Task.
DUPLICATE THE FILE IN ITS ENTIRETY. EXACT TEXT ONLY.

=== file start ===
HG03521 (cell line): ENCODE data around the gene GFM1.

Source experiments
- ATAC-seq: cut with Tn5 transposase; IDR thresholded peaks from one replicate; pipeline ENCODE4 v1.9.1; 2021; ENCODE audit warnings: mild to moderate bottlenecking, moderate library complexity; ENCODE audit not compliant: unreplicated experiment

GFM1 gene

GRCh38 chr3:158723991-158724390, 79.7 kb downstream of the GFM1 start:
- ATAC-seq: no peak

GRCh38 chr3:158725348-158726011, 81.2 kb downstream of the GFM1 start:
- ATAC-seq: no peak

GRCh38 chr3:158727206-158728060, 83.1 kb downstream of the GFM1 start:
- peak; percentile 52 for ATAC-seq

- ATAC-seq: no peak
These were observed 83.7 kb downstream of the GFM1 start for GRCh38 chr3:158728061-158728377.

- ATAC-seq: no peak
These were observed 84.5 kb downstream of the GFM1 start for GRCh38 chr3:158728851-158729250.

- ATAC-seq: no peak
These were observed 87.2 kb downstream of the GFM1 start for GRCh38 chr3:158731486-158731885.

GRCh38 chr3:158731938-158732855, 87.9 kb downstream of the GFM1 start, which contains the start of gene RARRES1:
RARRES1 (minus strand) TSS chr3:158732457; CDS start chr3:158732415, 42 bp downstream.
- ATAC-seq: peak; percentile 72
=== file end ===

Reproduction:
HG03521 (cell line): ENCODE data around the gene GFM1.

Source experiments
- ATAC-seq: cut with Tn5 transposase; IDR thresholded peaks from one replicate; pipeline ENCODE4 v1.9.1; 2021; ENCODE audit warnings: mild to moderate bottlenecking, moderate library complexity; ENCODE audit not compliant: unreplicated experiment

GFM1 gene

GRCh38 chr3:158723991-158724390, 79.7 kb downstream of the GFM1 start:
- ATAC-seq: no peak

GRCh38 chr3:158725348-158726011, 81.2 kb downstream of the GFM1 start:
- ATAC-seq: no peak

GRCh38 chr3:158727206-158728060, 83.1 kb downstream of the GFM1 start:
- peak; percentile 52 for ATAC-seq

- ATAC-seq: no peak
These were observed 83.7 kb downstream of the GFM1 start for GRCh38 chr3:158728061-158728377.

- ATAC-seq: no peak
These were observed 84.5 kb downstream of the GFM1 start for GRCh38 chr3:158728851-158729250.

- ATAC-seq: no peak
These were observed 87.2 kb downstream of the GFM1 start for GRCh38 chr3:158731486-158731885.

GRCh38 chr3:158731938-158732855, 87.9 kb downstream of the GFM1 start, which contains the start of gene RARRES1:
RARRES1 (minus strand) TSS chr3:158732457; CDS start chr3:158732415, 42 bp downstream.
- ATAC-seq: peak; percentile 72